Balancing between providing too much and too little detail is carefully done but the final product will generally displease most -- one way or the other. The table of contents and links on the budget cover page are intended to facilitate review.
Registrars' contribution should have a top cap. It's bad enough
ICANN doesn't plan to reduce our contribution, but it's even worse that we
are supposed to pay even more. We the transaction fee, successful registrars
that have more domains under management than last year, will even pay more
There was a cap of a type written into the fiscal year 2004-05 budget. Revenues received in excess of those planned are split, half going to reduce the per-registrar fee, half going to provide a reserve fund for ICANN. This year (2005-06), some registrars have suggested the same mechanism be put into place, others suggest that any overage go to offset the transaction based fees as well as the per registrar fee. The issue is being put before the registrar constituency.
For reasons of fairness, successful registrars should contribute,
regardless of what business model they are applying to be successful. It
seems that currently, registrars who use the add/add grace period delete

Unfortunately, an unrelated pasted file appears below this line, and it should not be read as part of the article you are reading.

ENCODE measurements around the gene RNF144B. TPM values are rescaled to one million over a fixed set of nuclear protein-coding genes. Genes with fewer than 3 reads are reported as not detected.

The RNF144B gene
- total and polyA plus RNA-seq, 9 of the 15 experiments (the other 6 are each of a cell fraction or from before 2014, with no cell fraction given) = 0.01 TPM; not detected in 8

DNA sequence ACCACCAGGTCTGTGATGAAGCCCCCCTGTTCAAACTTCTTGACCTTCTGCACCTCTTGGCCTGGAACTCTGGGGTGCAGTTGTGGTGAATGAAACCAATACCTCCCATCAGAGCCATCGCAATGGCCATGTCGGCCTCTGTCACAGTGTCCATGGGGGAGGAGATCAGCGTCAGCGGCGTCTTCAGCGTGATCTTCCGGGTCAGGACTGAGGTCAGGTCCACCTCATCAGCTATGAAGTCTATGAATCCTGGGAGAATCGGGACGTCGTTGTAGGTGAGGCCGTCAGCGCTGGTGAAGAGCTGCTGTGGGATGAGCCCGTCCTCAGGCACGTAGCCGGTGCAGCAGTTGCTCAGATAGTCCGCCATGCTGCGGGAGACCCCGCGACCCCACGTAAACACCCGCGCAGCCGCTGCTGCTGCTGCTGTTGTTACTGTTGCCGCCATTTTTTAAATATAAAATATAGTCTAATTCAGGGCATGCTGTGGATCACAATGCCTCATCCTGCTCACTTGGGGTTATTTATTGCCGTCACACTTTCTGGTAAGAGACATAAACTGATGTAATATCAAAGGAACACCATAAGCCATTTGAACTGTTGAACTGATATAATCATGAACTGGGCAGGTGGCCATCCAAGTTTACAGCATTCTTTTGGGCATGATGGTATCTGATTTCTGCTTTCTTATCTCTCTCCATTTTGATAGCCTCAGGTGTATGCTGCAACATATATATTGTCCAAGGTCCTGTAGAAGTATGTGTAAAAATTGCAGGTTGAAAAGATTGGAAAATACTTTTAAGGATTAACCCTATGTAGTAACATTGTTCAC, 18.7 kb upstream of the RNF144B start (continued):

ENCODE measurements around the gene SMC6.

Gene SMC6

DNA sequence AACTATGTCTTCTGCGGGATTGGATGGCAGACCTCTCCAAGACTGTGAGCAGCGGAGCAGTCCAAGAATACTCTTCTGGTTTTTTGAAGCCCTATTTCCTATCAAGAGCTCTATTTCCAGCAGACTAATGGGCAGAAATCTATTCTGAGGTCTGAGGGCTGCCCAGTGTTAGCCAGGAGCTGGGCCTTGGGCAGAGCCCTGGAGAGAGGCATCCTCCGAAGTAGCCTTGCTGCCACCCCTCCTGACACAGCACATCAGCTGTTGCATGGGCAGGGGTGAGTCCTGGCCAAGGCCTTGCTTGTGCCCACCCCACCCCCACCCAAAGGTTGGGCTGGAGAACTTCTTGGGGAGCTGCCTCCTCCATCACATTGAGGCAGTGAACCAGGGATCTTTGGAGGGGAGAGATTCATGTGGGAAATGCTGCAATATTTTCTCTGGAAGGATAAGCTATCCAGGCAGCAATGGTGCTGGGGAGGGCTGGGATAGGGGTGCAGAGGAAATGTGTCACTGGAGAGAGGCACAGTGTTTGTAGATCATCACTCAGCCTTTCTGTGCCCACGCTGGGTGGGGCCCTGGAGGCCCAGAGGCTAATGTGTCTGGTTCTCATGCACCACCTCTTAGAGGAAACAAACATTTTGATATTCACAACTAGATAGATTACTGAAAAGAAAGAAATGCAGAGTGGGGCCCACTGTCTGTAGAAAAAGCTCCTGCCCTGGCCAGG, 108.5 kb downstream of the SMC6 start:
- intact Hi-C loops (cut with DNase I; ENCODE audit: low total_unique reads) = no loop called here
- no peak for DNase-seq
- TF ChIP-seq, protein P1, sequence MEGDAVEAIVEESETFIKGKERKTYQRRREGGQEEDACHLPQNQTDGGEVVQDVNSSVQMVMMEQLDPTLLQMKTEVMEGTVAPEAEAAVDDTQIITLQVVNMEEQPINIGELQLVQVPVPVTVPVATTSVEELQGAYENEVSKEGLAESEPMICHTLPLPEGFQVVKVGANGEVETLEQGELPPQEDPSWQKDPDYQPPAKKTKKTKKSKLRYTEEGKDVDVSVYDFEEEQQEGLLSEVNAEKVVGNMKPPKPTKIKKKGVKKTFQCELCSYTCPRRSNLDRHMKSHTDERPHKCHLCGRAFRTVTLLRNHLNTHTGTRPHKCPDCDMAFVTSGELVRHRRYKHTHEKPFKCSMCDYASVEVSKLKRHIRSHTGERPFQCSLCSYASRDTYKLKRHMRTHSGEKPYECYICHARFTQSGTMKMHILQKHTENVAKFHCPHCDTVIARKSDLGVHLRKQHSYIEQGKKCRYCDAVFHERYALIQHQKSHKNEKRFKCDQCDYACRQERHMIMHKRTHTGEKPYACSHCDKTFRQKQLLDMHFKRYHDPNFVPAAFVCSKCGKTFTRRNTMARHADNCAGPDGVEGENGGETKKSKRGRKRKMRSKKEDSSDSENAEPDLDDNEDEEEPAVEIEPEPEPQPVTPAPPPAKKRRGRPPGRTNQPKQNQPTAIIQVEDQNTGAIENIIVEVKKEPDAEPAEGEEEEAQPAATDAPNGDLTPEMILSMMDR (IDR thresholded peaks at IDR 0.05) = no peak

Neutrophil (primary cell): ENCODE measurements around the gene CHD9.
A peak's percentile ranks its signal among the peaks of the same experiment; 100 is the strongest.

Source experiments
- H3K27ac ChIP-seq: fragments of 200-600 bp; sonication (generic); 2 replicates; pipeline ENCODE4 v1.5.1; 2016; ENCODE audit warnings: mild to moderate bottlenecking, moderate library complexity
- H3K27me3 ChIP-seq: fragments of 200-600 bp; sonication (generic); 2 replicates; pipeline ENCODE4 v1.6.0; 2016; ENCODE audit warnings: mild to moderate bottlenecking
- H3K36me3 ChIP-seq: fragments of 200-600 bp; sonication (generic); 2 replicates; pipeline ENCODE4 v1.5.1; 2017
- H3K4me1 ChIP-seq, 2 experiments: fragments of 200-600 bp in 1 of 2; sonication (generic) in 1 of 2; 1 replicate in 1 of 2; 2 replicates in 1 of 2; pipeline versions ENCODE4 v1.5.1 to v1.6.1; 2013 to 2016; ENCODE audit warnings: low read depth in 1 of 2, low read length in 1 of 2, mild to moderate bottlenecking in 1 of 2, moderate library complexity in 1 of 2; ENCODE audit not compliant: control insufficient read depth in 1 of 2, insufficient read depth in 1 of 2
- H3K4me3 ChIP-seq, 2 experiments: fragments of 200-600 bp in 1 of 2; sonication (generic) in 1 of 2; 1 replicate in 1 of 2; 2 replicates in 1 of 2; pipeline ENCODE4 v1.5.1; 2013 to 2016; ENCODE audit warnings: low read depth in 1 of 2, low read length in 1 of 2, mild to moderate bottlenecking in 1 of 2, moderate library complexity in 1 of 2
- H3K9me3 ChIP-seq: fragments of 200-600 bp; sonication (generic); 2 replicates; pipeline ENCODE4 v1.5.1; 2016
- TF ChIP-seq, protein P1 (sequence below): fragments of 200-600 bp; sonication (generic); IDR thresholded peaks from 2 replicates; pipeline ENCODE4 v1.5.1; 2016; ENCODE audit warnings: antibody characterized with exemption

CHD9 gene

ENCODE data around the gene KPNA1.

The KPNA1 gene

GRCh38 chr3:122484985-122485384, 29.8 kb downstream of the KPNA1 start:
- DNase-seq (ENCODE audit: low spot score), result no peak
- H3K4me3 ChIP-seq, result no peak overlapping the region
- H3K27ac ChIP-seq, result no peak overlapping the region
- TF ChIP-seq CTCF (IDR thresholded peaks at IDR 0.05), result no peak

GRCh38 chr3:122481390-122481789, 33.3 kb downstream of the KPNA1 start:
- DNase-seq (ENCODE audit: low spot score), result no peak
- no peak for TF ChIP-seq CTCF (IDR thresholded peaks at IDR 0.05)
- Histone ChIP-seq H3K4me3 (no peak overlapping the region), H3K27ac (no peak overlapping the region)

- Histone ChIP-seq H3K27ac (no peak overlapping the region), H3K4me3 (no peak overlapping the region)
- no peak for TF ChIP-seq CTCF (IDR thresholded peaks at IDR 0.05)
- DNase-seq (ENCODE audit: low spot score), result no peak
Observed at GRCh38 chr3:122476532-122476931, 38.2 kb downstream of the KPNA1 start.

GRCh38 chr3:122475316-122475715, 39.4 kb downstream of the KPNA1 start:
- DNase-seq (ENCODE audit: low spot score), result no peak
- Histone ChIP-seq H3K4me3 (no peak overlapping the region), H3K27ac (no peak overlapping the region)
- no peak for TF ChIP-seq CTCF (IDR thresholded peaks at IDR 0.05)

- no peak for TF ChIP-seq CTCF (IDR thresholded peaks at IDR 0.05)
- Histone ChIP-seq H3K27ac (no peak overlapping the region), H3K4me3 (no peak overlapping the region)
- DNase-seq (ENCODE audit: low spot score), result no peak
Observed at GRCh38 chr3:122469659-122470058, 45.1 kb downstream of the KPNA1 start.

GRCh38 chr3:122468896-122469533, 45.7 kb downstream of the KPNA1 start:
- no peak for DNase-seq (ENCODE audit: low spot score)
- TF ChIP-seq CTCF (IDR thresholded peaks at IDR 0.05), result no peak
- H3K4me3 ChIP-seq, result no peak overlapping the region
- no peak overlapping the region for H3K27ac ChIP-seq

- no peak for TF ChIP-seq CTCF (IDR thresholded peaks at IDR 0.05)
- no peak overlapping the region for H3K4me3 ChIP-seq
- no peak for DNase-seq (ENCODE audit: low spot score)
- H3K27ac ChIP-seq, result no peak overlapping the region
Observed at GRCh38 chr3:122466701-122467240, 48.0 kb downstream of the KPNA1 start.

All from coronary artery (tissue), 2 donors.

model to make money, don't contribute as they should. Under the current
conditions, they can even apply for exemption. That is not fair to the
registrar community as a whole.
ICANN agrees and looks forward to the workshop regarding add/deletes in the registrar constituency meeting in Luxembourg. The goals of these workshops include those stated above.
ICANN should provide registrars with a list of
proposed changes to the RAA for them to work from and suggest changes.
ICANN will present suggested areas of change during the meeting in Luxembourg.
Please find whether the activity during the Add Grace period was included
in the forgiveness formula 3.
It is not included. As stated above, ICANN desires strongly to work with registrars to develop a model for resolving and implementing appropriate use of the add/grace period.
Please furnish reporting on finances collected so far under the
current fiscal year budget.
To be furnished under separate cover.
It's interesting that about half of ICANN's total projected income is
intended to come from the Transaction Based Registrar Fee (in other words,
paid to ICANN by Registrants when they acquire a domain name) and yet nowhere
in ICANN's structure do I find an equivalent representation of the Registrant
constituency, or indeed even the existence of a Registrant's constituency.
Registrants in the coming year are estimated to be paying ICANN (through their Transactions with Registrars) $11,788,252 of ICANN's total projected income of $23,453,760. That is a lot of taxation for zero representation.
There is a form of representation. There are 17 voting delegates on the Nominating Committee. Of those, six represent registrants/consumers. The NomCom appoints a majority of the board as well as other ICANN leadership positions.
Question regarding the fiscal year budget: Is it finally decided or
is it still progress? If it is decided, I want to know the exact amount of
revised budget and the exact different amount that other registrars have to
The budget is proposed and will not be final until adopted by the board.